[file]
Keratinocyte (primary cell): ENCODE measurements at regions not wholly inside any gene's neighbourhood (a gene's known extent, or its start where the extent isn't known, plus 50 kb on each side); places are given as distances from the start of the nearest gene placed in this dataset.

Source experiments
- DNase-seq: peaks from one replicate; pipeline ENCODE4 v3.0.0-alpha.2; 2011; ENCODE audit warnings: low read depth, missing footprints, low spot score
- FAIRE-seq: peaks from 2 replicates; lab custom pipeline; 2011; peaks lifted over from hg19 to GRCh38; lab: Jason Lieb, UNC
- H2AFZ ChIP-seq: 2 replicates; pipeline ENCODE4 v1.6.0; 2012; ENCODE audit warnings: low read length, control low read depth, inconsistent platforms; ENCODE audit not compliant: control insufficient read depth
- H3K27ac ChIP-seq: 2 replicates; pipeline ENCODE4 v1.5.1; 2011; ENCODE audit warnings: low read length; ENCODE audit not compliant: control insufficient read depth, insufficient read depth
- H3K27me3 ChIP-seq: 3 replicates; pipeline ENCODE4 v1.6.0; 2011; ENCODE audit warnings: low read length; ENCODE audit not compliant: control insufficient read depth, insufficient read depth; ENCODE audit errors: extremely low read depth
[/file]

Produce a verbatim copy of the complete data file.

Keratinocyte (primary cell): ENCODE measurements at regions not wholly inside any gene's neighbourhood (a gene's known extent, or its start where the extent isn't known, plus 50 kb on each side); places are given as distances from the start of the nearest gene placed in this dataset.

Source experiments
- DNase-seq: peaks from one replicate; pipeline ENCODE4 v3.0.0-alpha.2; 2011; ENCODE audit warnings: low read depth, missing footprints, low spot score
- FAIRE-seq: peaks from 2 replicates; lab custom pipeline; 2011; peaks lifted over from hg19 to GRCh38; lab: Jason Lieb, UNC
- H2AFZ ChIP-seq: 2 replicates; pipeline ENCODE4 v1.6.0; 2012; ENCODE audit warnings: low read length, control low read depth, inconsistent platforms; ENCODE audit not compliant: control insufficient read depth
- H3K27ac ChIP-seq: 2 replicates; pipeline ENCODE4 v1.5.1; 2011; ENCODE audit warnings: low read length; ENCODE audit not compliant: control insufficient read depth, insufficient read depth
- H3K27me3 ChIP-seq: 3 replicates; pipeline ENCODE4 v1.6.0; 2011; ENCODE audit warnings: low read length; ENCODE audit not compliant: control insufficient read depth, insufficient read depth; ENCODE audit errors: extremely low read depth